Going Solo — What if Arceus VSTAR Didn’t Have a Partner?

Hello PokeBeach readers! Isaiah here, and I am happy to be bringing you all another article! Last time, I delivered a meta snapshot for the then-upcoming 2023 World Championships, elaborating on which decks I expected to see success. Generally, I would say that I was largely correct with my predictions, barring the fact that I might have misread how well Arceus VSTAR was going to do. Additionally, I may have slightly underrated Mew VMAX, as that was the deck that ultimately won the World Championship in the hands of Vance Kelley as well as being the most popular deck in Top 8 of the tournament.

The Current Meta

Weirdly, there are no more major events in the same format as the World Championship thanks to the release of Obsidian Flames, which brings multiple new cards into the metagame, but not to the same extent as many of the past few sets. In fact, there is a strong argument that this expansion could be the weakest one since about Vivid Voltage, but that is not to say that the expansion is bad in any capacity. Cards like Charizard ex and Pidgeot ex are bound to make a significant impact and even have already started to make an impact on the online tournament metagame. Charizard ex in particular (with and without Pidgeot ex) is finally starting to get tournament wins after a bit over a week of not being able to win anything, and I am sure there are many more to come, as the deck is certainly good, but it might not be to the same standard of how truly great the main archetypes of the last few sets have been.

As a result of this lack of significant change in the metagame, I believe that there is bound to be a lot of success from a lot of last format’s usual suspects. Decks like Gardevoir ex are still just as powerful as they were, even if they gained a bad matchup, and I think the only deck that might truly be eliminated from contention is, unbelievably, Lugia VSTAR. The deck does not beat Charizard ex very well, and even if you can barely squeak out a win in that matchup sometimes, that does not change the fact that your margins with most of the rest of the format were extremely thin before a new terrible matchup was introduced. As a result of many old decks sticking around, I think a lot of the “anti-meta” contenders are still good too. Decks like Rapid Strike Urshifu VMAX / Inteleon VMAX will likely remain good because they are designed to target down specific meta threats and do not really get worse at doing that with the new expansion. One deck that I think falls in this category is also the deck that I played for the 2023 World Championship, which was an Arceus VSTAR variant that played no other major attacker. No Duraludon VMAX, no Umbreon VMAX, no Giratina VSTAR, heck, not even a Rayquaza VMAX. Just Arceus VSTAR, a single Slaking V, and a lot of annoying cards. Let’s first take a look at my decklist and deck before we consider how it could be adapted to the new format.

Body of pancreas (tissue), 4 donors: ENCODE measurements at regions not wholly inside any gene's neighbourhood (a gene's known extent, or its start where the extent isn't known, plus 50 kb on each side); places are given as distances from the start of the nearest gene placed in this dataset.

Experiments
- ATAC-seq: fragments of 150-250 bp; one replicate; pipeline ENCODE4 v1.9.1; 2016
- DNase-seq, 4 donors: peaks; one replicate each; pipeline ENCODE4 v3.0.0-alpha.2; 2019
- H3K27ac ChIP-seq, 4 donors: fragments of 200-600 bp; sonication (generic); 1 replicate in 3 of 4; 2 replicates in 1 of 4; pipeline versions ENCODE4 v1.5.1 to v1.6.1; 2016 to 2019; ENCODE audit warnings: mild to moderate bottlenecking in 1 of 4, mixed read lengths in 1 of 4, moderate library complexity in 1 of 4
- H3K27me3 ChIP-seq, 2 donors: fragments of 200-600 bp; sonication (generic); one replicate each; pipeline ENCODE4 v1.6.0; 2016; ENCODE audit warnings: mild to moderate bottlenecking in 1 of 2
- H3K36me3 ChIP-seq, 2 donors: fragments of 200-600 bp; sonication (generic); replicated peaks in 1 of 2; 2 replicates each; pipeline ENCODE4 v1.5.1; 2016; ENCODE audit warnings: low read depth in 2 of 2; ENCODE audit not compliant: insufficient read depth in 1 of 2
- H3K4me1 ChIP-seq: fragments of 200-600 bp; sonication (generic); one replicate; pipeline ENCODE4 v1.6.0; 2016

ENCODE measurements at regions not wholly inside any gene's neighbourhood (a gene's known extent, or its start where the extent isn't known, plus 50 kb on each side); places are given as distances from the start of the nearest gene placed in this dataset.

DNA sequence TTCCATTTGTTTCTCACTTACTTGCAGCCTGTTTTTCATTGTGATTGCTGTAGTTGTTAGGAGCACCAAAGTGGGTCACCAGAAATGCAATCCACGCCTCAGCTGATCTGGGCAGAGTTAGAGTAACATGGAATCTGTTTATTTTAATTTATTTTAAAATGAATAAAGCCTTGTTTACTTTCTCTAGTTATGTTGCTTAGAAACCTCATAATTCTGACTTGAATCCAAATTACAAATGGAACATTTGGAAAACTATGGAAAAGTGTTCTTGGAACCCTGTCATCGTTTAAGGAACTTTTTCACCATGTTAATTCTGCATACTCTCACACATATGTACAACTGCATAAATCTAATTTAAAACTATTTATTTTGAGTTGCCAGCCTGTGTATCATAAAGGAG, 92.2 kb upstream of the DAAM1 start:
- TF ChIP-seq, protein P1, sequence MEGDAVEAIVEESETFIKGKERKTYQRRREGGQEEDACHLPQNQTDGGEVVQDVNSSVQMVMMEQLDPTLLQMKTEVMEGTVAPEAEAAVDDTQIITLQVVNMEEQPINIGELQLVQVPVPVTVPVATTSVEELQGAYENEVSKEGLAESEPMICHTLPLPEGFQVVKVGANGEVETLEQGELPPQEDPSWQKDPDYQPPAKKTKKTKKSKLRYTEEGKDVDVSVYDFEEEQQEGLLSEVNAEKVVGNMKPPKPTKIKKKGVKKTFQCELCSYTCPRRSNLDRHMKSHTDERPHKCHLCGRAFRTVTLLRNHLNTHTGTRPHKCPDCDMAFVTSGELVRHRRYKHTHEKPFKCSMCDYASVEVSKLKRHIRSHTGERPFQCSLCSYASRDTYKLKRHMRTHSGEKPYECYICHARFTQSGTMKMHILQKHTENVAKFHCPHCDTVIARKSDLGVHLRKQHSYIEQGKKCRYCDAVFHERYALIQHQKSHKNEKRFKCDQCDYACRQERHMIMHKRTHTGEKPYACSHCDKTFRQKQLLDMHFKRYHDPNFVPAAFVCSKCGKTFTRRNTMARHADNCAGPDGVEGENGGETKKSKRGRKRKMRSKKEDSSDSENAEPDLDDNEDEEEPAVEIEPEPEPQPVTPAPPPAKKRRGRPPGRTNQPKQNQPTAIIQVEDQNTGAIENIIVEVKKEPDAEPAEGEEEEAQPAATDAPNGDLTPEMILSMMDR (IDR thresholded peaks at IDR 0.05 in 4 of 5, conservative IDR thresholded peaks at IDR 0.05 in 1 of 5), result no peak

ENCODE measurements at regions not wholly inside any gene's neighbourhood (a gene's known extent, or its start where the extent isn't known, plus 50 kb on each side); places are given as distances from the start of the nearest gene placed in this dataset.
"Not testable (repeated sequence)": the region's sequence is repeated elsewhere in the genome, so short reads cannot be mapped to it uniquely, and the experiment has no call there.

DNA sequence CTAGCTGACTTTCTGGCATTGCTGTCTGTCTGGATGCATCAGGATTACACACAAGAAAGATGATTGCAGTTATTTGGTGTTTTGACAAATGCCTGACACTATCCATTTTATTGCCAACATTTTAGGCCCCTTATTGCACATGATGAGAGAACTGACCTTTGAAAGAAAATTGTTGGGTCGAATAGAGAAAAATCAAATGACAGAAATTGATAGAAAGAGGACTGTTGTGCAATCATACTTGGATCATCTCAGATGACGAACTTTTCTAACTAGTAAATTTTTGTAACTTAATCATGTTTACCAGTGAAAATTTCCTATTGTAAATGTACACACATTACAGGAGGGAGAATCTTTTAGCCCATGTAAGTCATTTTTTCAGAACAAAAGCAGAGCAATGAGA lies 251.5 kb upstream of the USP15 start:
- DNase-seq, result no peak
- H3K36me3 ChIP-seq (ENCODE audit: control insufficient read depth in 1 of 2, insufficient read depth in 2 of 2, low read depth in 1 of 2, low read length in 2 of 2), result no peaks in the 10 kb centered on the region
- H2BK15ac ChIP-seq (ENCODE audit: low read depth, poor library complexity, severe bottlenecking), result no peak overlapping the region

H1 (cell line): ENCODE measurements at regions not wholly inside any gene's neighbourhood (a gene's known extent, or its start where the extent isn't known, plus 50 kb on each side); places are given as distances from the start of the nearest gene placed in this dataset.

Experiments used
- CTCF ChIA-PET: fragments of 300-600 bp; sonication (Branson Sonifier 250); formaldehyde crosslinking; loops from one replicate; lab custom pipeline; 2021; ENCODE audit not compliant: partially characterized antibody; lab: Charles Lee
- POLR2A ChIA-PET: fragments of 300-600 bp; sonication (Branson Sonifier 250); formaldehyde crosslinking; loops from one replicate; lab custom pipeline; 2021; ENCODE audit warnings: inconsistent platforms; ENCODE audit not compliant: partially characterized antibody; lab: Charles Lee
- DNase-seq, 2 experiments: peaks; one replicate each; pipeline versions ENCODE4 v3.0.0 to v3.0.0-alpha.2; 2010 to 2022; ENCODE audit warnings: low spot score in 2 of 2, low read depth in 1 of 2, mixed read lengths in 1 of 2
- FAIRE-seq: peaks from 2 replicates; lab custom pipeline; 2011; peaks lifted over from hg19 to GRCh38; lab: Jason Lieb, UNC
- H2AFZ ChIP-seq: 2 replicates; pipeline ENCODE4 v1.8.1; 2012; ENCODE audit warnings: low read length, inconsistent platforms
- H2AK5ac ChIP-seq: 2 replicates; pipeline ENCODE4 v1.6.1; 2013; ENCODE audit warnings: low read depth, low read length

My Worlds 2023 Deck

Deck List

Pokemon (15)

4x Arceus VSTAR (SWSH9 #123)4x Arceus V (SWSH9 #122)2x Bibarel (SWSH9 #121)2x Bidoof (SWSH12PT5 #111)1x Slaking V (PGO #58)1x Skwovet (SVI #151)1x Spiritomb (PEV #89)

Trainers (31)

4x Iono (PEV #185)3x Boss's Orders (Ghetsis) (PEV #172)3x Cheren's Care (SWSH9 #168)3x Judge (SVI #176)1x Melony (SWSH6 #146)4x Nest Ball (SVI #181)4x Ultra Ball (SVI #196)1x Escape Rope (SWSH5 #125)1x Switch (SVI #194)2x Box of Disaster (SWSH11 #154)1x Choice Belt (PEV #176)4x Path to the Peak (SWSH6 #148)

Energy (14)

8x Water Energy (HS #117)4x Double Turbo Energy (SWSH9 #151)2x V Guard Energy (SWSH12 #169)

Notable Aspects

Despite the fact that the deck is as bare bones as it gets, there is a lot to unpack here. Starting with the Pokemon line, as I alluded to previously, there is basically nothing going on. Just a thick Arceus VSTAR line to make sure you find it, Bibarel to draw, Skwovet to recycle Energy after a Cheren's Care (this part is really important!), Spiritomb to slow down Mew VMAX and Lugia VSTAR decks, and a Slaking V to pack a slightly bigger punch when necessary.

The deck is designed to do one thing and one thing only, and that is to be incredibly efficient with Arceus VSTAR. Oftentimes, 180 (or 200) is not going to be enough to trade well with everything, though, and that’s where Cheren’s Care comes in, three of them to be exact. The idea of playing this many comes from my friend João Pedro Medeiros, who I worked with for a nearly identical deck for the North America International Championship. In theory, having this many Cheren’s Care allows you to deny Prizes for long enough that you always will in a two-hit Knock Out battle with decks like Arceus VSTAR / Duraludon VMAX / Umbreon VMAX as well as denying Lost Zone decks from being able to set up Dragonite V Knock Outs with the help of Lost Mine from Sableye. With a game plan like this in place, the only issue is decks that can Knock you Out in one hit, such as Gardevoir ex decks. This is where Box of Disaster comes in.

This concludes the public portion of this article.

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